APBA have a remarkable track record going back almost six decades. Their sports games are generally deemed the most ``playable'' on the market, if a little unwieldy. In my book, they can do no wrong. Of the many sports they have simulated, only the previous basketball incarnation can be considered below par. Talk about not learning from your mistakes!
PB2 allows for three game options, Super Basic, Advanced Basic (sic) and Master. The latter is a $5 add-on which should be the hub of the system. In reality, it is a few photo-copied sheets of team indices which provide player choices for shooting, assists and rebounds. In the game's ``basic'' modes, the shooter is chosen by the player. And therein lies the first problem. Sports simulations are usually (99%?) played solitaire. The inherent game mechanism will provide a top flight ``opponent''. A smidgeon of common sense will eliminate any difficulties. With PB2, the choice of shooter is left to your own designs. Just who do you choose? And when? At least the rebound count is left to the game chart. In Master mode, the team lists are invoked. A 2d6 roll is made to generate a number between 11-66 (the APBA trademark), and this referred to the specific team list -- let's say Houston. You have rolled 53 (red 5, white 3), but the player indicated is not even on the court. Try again. No luck. Once you have rolled for the back-up centre who averaged about 2.5 points per game six times in a row, you will look for a suitable spot to cast this purchase. Those who persevere with this selection method will also need to remember the die roll, for this provides either the rebounder for a missed shot or assist-man for a bucket.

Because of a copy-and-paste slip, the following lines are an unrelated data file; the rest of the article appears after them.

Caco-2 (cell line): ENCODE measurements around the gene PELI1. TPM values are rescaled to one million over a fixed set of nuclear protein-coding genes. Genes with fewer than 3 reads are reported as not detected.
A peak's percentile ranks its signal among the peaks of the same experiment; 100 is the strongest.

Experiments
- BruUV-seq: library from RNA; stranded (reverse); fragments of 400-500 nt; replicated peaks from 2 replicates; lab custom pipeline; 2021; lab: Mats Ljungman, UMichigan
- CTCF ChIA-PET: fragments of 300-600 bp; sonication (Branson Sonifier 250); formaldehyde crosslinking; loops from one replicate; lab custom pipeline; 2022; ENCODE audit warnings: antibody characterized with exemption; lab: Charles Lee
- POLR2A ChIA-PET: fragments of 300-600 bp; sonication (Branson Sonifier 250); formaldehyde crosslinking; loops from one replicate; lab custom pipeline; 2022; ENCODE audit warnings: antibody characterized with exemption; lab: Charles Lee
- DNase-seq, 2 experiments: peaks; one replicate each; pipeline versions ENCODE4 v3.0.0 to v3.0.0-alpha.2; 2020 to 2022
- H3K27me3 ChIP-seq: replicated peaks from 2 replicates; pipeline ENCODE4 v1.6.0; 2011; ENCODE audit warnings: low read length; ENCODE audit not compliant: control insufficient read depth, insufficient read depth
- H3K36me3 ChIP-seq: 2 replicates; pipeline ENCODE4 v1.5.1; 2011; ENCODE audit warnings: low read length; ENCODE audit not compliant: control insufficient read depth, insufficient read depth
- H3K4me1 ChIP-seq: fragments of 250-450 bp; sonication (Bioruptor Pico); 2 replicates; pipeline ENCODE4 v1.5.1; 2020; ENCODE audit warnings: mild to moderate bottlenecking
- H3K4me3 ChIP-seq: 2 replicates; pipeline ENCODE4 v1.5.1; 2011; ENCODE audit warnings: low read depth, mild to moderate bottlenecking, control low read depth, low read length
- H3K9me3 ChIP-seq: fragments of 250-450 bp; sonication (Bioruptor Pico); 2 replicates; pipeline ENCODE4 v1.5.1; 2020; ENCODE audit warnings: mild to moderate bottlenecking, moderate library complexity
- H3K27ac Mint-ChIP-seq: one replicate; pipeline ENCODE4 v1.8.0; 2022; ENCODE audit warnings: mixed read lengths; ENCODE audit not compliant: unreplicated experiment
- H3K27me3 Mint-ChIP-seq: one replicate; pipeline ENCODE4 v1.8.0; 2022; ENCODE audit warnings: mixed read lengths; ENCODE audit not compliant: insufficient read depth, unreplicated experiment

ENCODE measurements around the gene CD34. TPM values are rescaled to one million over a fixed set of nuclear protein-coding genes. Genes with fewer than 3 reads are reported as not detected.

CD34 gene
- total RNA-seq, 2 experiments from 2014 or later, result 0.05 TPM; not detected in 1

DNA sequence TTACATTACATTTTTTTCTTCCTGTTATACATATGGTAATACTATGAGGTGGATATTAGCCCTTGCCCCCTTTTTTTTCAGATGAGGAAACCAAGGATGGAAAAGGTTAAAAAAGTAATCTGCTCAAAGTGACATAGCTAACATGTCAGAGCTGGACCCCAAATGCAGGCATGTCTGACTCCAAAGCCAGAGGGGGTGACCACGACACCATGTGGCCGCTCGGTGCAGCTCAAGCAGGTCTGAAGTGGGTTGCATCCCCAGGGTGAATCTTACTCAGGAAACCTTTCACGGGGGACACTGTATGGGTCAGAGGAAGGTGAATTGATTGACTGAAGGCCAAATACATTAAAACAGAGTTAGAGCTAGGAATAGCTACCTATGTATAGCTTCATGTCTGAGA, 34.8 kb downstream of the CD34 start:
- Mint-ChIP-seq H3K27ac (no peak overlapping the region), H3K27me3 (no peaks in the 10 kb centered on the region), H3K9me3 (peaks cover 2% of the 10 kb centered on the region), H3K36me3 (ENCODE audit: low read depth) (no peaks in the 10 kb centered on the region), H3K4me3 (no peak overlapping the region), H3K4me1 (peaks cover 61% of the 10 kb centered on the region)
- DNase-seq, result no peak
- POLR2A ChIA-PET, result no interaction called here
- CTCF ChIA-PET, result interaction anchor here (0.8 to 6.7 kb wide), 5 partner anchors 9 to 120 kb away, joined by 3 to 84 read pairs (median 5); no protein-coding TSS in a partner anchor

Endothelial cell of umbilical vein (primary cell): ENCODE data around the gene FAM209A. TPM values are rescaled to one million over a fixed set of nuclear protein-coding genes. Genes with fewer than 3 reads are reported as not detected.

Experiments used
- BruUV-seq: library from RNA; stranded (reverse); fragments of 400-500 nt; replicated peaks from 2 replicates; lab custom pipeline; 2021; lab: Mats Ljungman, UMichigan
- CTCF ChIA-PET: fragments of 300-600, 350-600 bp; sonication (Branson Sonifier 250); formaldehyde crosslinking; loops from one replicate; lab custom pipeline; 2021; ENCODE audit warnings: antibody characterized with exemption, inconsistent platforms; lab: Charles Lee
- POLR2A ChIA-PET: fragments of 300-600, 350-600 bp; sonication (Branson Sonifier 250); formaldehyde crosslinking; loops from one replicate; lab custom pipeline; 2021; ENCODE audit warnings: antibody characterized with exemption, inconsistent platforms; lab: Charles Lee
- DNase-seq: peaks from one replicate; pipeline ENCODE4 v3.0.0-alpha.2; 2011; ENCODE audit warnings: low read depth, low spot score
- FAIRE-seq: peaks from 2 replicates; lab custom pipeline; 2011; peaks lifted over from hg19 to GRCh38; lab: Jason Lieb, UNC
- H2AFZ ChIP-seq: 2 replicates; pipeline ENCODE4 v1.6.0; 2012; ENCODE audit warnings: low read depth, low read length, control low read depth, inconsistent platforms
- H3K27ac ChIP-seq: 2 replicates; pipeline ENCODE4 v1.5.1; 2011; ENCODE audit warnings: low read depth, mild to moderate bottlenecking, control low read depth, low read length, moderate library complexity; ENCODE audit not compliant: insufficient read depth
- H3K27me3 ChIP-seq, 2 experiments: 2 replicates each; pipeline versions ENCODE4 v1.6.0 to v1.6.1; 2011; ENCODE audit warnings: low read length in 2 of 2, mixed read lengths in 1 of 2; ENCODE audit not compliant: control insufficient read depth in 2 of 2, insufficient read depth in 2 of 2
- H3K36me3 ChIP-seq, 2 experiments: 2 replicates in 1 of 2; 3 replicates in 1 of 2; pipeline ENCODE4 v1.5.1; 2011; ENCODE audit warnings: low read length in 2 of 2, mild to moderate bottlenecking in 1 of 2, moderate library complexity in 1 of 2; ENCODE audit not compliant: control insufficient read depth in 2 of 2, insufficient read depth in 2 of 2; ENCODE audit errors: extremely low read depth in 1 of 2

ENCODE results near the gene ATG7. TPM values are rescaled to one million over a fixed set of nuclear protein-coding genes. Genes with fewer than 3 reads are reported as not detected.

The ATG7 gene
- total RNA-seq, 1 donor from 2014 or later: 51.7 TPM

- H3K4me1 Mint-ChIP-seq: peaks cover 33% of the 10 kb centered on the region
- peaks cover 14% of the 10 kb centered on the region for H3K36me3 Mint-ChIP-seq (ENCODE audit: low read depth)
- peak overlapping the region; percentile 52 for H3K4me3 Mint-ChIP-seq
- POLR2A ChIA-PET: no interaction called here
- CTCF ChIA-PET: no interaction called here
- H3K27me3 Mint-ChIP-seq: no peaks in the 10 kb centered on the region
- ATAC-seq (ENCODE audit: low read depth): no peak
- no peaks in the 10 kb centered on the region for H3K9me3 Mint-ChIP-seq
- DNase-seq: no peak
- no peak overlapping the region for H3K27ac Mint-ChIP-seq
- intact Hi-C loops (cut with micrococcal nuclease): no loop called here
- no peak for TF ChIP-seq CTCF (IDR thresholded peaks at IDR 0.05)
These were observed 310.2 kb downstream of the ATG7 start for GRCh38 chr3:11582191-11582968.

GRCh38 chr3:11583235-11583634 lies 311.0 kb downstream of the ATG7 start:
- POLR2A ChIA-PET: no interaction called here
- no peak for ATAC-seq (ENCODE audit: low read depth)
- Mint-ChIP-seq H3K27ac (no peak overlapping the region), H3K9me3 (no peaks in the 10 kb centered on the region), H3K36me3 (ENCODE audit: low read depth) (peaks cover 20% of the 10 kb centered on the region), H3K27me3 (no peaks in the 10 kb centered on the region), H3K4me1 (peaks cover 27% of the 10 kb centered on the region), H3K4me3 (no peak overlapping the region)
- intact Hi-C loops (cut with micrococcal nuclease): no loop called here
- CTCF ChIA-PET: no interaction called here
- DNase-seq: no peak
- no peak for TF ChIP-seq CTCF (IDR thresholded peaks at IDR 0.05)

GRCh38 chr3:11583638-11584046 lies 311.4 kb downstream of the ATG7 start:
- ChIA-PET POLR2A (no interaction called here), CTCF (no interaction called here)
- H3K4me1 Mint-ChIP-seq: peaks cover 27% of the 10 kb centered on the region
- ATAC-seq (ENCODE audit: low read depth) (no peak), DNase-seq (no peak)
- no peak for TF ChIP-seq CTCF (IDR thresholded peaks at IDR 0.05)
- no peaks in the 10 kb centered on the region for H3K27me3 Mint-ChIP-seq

All other elements of hoops are covered by the game charts. As is usual, APBA do not skimp on contents. The player cards, charts and peripherals are of excellent quality. And the company always include a couple of dice cups! The only shoddy part of the package is the cover artwork, which is the same as used in the original game, and features five short white guys! This would be a marketing disaster if the game were readily available in shops.
After the success of their recent Ice Hockey release, it was odds on that APBA would get the basketball game right. They haven't, and I'm mortified. The game costs £30, including airmail postage, from 1001 MILLERSVILLE ROAD, PO BOX 4547, LANCASTER, PA 17604-4547, USA